What is an engineer? That is a big question to start 2008 but it is one that Chris Wise, creator of landmark structures such as London's Millennium Bridge, is keen to address in this issue's Interview.

Wise's views are certainly thought-provoking and boil down to this; many people who think of themselves as engineers are not engineers at all — they are scientists, concerned mainly with observation and analysis.

'Real engineers' are creative, they are designers, they are artists, and should be seen as such by the wider world and given the credit they deserve.

Readers can make up their own minds about Wise's singular philosophy and no doubt more than a few will take issue with what he says, but the debate is an important and worthwhile one.

The impact of what can broadly be termed the recruitment crisis facing engineering is well documented.

Fewer school students are choosing the types of subjects that can lead to careers in engineering. Fewer of the school leavers who have the appropriate qualifications are choosing to use them to get jobs in engineering or study the subject at university. And even many of those who do enrol for engineering degrees are voting with their feet and using their qualifications to begin careers in finance or business instead.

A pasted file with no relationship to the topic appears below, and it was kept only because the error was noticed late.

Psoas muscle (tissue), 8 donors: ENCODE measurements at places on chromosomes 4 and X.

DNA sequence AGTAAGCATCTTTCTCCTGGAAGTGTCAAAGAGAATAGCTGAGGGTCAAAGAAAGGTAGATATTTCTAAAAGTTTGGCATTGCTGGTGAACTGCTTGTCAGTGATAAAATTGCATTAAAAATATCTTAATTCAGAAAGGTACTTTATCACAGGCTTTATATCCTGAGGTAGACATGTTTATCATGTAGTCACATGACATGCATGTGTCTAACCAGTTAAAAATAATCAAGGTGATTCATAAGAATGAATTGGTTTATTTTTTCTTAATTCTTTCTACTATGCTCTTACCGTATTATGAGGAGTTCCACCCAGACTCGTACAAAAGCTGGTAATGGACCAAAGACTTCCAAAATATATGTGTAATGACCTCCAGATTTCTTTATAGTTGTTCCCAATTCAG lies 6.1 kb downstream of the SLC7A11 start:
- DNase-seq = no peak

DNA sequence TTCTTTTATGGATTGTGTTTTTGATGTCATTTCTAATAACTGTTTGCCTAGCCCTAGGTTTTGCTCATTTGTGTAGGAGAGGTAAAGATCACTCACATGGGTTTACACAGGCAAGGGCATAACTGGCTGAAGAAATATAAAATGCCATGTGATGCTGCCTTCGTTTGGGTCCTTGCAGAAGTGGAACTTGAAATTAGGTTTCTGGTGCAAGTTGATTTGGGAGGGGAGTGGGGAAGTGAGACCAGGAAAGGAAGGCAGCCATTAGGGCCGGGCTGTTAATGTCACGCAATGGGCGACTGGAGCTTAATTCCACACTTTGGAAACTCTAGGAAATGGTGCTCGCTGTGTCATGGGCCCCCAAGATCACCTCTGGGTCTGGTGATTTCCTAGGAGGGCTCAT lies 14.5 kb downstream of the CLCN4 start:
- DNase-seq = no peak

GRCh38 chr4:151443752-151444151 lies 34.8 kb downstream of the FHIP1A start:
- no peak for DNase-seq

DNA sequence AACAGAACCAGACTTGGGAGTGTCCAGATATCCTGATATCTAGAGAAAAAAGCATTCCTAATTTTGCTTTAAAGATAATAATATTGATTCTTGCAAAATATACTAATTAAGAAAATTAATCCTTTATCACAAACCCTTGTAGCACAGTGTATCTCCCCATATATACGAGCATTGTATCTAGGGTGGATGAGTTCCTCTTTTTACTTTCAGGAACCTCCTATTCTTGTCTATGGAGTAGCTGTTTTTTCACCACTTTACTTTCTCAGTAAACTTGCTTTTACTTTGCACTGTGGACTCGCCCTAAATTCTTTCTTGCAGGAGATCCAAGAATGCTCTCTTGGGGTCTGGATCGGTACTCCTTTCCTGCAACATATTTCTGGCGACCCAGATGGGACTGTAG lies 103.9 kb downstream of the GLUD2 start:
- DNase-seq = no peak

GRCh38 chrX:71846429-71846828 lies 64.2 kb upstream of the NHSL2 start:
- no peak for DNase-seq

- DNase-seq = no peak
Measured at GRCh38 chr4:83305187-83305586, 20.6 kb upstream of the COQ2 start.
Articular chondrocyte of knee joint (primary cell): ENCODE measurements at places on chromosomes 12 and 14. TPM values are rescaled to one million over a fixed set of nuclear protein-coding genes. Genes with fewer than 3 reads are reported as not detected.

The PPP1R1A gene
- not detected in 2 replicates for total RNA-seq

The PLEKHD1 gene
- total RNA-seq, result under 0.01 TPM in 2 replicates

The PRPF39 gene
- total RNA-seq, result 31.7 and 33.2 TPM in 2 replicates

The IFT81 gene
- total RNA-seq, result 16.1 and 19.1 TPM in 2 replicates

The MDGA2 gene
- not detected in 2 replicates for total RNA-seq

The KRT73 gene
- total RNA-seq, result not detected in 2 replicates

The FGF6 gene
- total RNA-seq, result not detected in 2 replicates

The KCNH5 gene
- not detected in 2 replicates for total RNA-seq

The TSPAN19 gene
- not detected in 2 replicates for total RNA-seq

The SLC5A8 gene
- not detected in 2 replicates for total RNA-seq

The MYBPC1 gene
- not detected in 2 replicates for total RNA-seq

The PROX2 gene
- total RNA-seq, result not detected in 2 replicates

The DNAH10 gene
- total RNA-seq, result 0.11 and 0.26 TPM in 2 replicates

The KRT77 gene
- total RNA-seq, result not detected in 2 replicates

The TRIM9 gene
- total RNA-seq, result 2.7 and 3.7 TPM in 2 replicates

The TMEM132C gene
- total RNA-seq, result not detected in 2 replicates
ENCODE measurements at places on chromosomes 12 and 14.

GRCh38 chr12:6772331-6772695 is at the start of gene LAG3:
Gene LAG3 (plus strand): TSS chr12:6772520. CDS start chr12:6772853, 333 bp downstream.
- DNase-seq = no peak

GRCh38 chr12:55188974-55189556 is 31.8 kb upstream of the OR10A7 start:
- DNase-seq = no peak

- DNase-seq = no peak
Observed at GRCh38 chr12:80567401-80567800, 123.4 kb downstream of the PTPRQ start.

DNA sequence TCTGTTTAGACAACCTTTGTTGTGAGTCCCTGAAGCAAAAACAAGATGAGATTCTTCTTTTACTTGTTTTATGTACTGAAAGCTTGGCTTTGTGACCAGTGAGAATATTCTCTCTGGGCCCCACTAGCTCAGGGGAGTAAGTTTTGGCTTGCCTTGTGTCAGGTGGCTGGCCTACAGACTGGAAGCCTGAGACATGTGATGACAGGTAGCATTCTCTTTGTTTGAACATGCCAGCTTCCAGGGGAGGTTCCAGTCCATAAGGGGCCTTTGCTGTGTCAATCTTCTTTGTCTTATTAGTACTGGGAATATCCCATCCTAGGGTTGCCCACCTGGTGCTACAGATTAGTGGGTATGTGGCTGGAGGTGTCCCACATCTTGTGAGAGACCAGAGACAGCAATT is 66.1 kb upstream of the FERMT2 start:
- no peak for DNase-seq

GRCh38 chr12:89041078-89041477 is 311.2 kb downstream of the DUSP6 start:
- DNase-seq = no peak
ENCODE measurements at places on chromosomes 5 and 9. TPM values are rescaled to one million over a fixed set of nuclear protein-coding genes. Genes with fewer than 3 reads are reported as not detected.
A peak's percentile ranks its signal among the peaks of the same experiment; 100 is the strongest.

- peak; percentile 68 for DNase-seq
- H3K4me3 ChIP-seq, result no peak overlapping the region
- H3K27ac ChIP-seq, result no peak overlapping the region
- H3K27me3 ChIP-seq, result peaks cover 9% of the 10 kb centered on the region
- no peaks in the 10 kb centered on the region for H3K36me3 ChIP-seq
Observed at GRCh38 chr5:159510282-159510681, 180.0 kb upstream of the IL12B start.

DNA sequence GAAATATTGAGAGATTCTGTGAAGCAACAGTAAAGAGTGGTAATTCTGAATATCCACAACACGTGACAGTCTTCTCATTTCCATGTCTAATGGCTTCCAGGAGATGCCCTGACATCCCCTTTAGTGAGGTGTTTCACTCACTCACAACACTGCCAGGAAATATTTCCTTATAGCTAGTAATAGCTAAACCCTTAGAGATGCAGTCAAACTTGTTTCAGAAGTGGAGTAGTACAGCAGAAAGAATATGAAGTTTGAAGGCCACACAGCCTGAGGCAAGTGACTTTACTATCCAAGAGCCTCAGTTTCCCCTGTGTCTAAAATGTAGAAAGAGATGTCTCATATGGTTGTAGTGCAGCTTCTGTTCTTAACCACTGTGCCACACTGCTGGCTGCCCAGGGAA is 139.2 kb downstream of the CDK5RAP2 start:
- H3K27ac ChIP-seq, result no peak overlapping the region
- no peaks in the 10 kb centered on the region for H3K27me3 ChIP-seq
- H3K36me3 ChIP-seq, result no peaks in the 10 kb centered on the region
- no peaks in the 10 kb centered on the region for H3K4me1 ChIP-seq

It has become common to suggest that young people are put off engineering-based subjects because they are seen as too difficult and the rewards — whether financial or in terms of recognition and job satisfaction — too scant to be worth the effort.

Wise agrees that people are being put off because, in his words, 'they think they are being asked to be scientists'.

In his view this emphasis on rigorous scientific training is all rather old-fashioned, and should not hinder the talented, creative and inspired 'real engineers' from pursuing their destiny.

On the part of The Engineer, we are not at all sure about that. Where we do find common ground with Wise is in his desire to return the vision and inspiration to the engineer's role.

He rightly identifies the fact that many of the great engineers of the past were revered for their ability to solve the big problems facing society and the profession's status was enhanced accordingly.

Wise hopes to use his position as newly-appointed master of the Royal Designers for Industry to put some of that inspirational magic back into contemporary engineering.

That would certainly be welcome. In our view, however, it would be wrong to downplay the importance of the basic scientific and analytical skills that many engineers need to do their jobs effectively.

Why can't engineers be the whole package? Scientist, artist, designer and visionary doesn't sound like a bad recipe for a profession to win the admiration and respect it deserves.

Andrew Lee, editor